Connect public, paid and private patent data with Google Patents Public Datasets

Fabrication of high aspect ratio features in a glass layer by etching

Download PDF

Info

Publication number
US20100304061A1
US20100304061A1 US12472271 US47227109A US20100304061A1 US 20100304061 A1 US20100304061 A1 US 20100304061A1 US 12472271 US12472271 US 12472271 US 47227109 A US47227109 A US 47227109A US 20100304061 A1 US20100304061 A1 US 20100304061A1
Authority
US
Grant status
Application
Patent type
Prior art keywords
layer
etch
glass
mask
silicon
Prior art date
Legal status (The legal status is an assumption and is not a legal conclusion. Google has not performed a legal analysis and makes no representation as to the accuracy of the status listed.)
Abandoned
Application number
US12472271
Inventor
Winnie N. Ye
Kenneth B. Crozier
Peter Duane
Munib Wober
Current Assignee (The listed assignees may be inaccurate. Google has not performed a legal analysis and makes no representation or warranty as to the accuracy of the list.)
Harvard College
Zena Technologies Inc
Original Assignee
Harvard College
Zena Technologies Inc
Priority date (The priority date is an assumption and is not a legal conclusion. Google has not performed a legal analysis and makes no representation as to the accuracy of the date listed.)
Filing date
Publication date

Links

Images

Classifications

    • HELECTRICITY
    • H01BASIC ELECTRIC ELEMENTS
    • H01LSEMICONDUCTOR DEVICES; ELECTRIC SOLID STATE DEVICES NOT OTHERWISE PROVIDED FOR
    • H01L21/00Processes or apparatus adapted for the manufacture or treatment of semiconductor or solid state devices or of parts thereof
    • H01L21/02Manufacture or treatment of semiconductor devices or of parts thereof
    • H01L21/04Manufacture or treatment of semiconductor devices or of parts thereof the devices having at least one potential-jump barrier or surface barrier, e.g. PN junction, depletion layer, carrier concentration layer
    • H01L21/18Manufacture or treatment of semiconductor devices or of parts thereof the devices having at least one potential-jump barrier or surface barrier, e.g. PN junction, depletion layer, carrier concentration layer the devices having semiconductor bodies comprising elements of Group IV of the Periodic System or AIIIBV compounds with or without impurities, e.g. doping materials
    • H01L21/30Treatment of semiconductor bodies using processes or apparatus not provided for in groups H01L21/20 - H01L21/26
    • H01L21/31Treatment of semiconductor bodies using processes or apparatus not provided for in groups H01L21/20 - H01L21/26 to form insulating layers thereon, e.g. for masking or by using photolithographic techniques; After treatment of these layers
    • H01L21/3105After-treatment
    • H01L21/311Etching the insulating layers by chemical or physical means
    • H01L21/31105Etching inorganic layers
    • H01L21/31111Etching inorganic layers by chemical means
    • H01L21/31116Etching inorganic layers by chemical means by dry-etching
    • HELECTRICITY
    • H01BASIC ELECTRIC ELEMENTS
    • H01LSEMICONDUCTOR DEVICES; ELECTRIC SOLID STATE DEVICES NOT OTHERWISE PROVIDED FOR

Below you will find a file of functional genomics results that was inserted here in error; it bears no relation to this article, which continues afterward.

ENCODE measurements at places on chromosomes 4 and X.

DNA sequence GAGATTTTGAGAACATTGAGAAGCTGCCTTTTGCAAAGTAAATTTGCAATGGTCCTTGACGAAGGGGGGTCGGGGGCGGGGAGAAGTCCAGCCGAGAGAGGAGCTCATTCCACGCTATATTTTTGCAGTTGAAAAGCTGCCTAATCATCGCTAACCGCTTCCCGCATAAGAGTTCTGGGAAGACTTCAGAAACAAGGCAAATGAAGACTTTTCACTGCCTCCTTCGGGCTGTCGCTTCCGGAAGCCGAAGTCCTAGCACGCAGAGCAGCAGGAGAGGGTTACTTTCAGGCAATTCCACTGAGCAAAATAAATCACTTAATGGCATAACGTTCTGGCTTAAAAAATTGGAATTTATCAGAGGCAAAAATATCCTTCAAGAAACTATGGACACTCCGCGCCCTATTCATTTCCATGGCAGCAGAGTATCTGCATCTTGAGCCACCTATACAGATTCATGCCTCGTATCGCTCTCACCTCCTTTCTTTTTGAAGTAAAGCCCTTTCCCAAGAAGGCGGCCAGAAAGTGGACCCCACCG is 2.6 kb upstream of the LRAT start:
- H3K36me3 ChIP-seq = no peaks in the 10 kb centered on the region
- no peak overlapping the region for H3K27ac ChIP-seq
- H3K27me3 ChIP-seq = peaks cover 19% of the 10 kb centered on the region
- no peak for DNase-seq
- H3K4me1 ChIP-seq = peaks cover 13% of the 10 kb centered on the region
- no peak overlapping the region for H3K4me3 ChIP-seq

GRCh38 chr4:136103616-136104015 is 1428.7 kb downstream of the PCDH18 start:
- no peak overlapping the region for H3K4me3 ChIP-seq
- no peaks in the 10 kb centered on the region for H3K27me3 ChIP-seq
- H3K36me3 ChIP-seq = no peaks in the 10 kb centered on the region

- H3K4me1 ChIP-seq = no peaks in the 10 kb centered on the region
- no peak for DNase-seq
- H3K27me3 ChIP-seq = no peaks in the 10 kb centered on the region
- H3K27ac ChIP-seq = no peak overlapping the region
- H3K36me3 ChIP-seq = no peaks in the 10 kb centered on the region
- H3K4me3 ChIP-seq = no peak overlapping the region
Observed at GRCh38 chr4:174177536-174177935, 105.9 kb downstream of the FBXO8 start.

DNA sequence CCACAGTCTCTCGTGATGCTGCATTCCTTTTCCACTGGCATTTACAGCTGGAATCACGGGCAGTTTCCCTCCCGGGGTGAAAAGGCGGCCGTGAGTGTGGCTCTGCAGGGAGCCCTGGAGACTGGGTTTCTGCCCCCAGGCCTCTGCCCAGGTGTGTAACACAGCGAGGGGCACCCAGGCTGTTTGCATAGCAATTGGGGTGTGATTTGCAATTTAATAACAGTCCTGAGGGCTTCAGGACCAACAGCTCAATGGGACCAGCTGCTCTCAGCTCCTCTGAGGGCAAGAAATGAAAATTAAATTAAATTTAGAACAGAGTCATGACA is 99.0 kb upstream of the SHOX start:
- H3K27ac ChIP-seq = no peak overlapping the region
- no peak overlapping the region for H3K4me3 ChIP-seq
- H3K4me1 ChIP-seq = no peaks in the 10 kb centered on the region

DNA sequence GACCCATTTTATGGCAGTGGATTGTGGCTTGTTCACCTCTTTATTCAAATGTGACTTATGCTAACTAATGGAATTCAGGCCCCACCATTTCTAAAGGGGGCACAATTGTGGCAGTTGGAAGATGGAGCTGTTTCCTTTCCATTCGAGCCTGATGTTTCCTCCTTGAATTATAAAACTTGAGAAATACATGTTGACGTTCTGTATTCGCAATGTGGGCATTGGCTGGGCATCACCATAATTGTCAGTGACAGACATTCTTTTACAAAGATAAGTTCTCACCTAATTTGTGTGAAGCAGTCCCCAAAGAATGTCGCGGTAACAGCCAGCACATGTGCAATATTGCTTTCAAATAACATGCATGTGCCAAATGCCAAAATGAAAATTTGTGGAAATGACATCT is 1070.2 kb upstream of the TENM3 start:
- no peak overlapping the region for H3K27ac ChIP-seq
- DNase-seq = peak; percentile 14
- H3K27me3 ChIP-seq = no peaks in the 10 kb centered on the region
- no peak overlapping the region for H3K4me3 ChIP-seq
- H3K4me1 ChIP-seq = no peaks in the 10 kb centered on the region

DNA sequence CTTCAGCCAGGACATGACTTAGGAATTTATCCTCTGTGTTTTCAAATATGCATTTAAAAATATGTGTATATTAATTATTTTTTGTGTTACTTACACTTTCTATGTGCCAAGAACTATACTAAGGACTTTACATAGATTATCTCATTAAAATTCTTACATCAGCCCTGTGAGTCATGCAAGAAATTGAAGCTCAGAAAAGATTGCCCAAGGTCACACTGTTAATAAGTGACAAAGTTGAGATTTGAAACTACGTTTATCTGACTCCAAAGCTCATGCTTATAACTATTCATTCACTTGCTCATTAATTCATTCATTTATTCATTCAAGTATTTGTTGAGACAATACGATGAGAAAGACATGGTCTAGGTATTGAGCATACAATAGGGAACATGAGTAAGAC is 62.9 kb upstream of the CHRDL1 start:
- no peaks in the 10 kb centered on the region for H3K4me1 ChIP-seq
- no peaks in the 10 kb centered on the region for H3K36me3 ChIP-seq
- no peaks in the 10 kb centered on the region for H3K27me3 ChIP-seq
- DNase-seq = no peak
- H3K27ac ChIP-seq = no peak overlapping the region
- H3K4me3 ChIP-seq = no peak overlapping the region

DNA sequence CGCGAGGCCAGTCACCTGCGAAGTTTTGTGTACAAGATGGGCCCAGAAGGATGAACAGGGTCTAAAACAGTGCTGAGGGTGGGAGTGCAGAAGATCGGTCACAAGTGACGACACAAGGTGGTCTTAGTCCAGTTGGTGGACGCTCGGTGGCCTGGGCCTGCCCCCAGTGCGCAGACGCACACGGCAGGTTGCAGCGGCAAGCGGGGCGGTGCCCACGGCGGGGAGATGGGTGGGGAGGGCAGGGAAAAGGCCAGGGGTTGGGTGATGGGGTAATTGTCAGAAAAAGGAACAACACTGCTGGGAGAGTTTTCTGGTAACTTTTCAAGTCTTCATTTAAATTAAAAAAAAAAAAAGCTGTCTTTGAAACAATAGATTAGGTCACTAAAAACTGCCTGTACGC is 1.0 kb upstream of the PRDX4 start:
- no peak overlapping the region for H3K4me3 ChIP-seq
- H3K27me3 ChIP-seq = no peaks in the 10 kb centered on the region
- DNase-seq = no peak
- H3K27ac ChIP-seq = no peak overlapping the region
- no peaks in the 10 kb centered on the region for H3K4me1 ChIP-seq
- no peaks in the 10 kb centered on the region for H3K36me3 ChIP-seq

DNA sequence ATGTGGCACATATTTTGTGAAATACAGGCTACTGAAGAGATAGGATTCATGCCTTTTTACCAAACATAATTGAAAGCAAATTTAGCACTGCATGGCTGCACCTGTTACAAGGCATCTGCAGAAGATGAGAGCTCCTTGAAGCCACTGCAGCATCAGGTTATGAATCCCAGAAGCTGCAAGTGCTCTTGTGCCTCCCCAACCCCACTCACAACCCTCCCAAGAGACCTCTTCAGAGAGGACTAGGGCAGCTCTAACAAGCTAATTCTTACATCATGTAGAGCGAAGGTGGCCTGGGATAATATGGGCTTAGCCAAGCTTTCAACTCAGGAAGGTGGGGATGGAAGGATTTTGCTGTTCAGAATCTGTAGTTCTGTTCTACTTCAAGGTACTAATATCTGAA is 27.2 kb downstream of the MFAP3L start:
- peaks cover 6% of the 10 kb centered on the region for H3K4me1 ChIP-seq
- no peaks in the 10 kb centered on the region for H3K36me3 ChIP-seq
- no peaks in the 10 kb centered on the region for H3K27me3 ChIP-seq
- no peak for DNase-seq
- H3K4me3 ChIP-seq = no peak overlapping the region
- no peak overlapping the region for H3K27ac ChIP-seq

• H01L27/00Devices consisting of a plurality of semiconductor or other solid-state components formed in or on a common substrate
    • H01L27/14Devices consisting of a plurality of semiconductor or other solid-state components formed in or on a common substrate including semiconductor components sensitive to infra-red radiation, light, electromagnetic radiation of shorter wavelength, or corpuscular radiation and specially adapted either for the conversion of the energy of such radiation into electrical energy or for the control of electrical energy by such radiation
    • H01L27/144Devices controlled by radiation
    • H01L27/146Imager structures
    • H01L27/14601Structural or functional details thereof
    • H01L27/1462Coatings
    • H01L27/14621Colour filter arrangements
    • YGENERAL TAGGING OF NEW TECHNOLOGICAL DEVELOPMENTS; GENERAL TAGGING OF CROSS-SECTIONAL TECHNOLOGIES SPANNING OVER SEVERAL SECTIONS OF THE IPC; TECHNICAL SUBJECTS COVERED BY FORMER USPC CROSS-REFERENCE ART COLLECTIONS [XRACs] AND DIGESTS
    • Y10TECHNICAL SUBJECTS COVERED BY FORMER USPC
    • Y10TTECHNICAL SUBJECTS COVERED BY FORMER US CLASSIFICATION
    • Y10T428/00Stock material or miscellaneous articles
    • Y10T428/13Hollow or container type article [e.g., tube, vase, etc.]
    • Y10T428/131Glass, ceramic, or sintered, fused, fired, or calcined metal oxide or metal carbide containing [e.g., porcelain, brick, cement, etc.]
    • YGENERAL TAGGING OF NEW TECHNOLOGICAL DEVELOPMENTS; GENERAL TAGGING OF CROSS-SECTIONAL TECHNOLOGIES SPANNING OVER SEVERAL SECTIONS OF THE IPC; TECHNICAL SUBJECTS COVERED BY FORMER USPC CROSS-REFERENCE ART COLLECTIONS [XRACs] AND DIGESTS
    • Y10TECHNICAL SUBJECTS COVERED BY FORMER USPC
    • Y10TTECHNICAL SUBJECTS COVERED BY FORMER US CLASSIFICATION
    • Y10T428/00Stock material or miscellaneous articles
    • Y10T428/24Structurally defined web or sheet [e.g., overall dimension, etc.]
    • Y10T428/24355Continuous and nonuniform or irregular surface on layer or component [e.g., roofing, etc.]
    • YGENERAL TAGGING OF NEW TECHNOLOGICAL DEVELOPMENTS; GENERAL TAGGING OF CROSS-SECTIONAL TECHNOLOGIES SPANNING OVER SEVERAL SECTIONS OF THE IPC; TECHNICAL SUBJECTS COVERED BY FORMER USPC CROSS-REFERENCE ART COLLECTIONS [XRACs] AND DIGESTS
    • Y10TECHNICAL SUBJECTS COVERED BY FORMER USPC
    • Y10TTECHNICAL SUBJECTS COVERED BY FORMER US CLASSIFICATION
    • Y10T428/00Stock material or miscellaneous articles
    • Y10T428/24Structurally defined web or sheet [e.g., overall dimension, etc.]
    • Y10T428/24479Structurally defined web or sheet [e.g., overall dimension, etc.] including variation in thickness

Abstract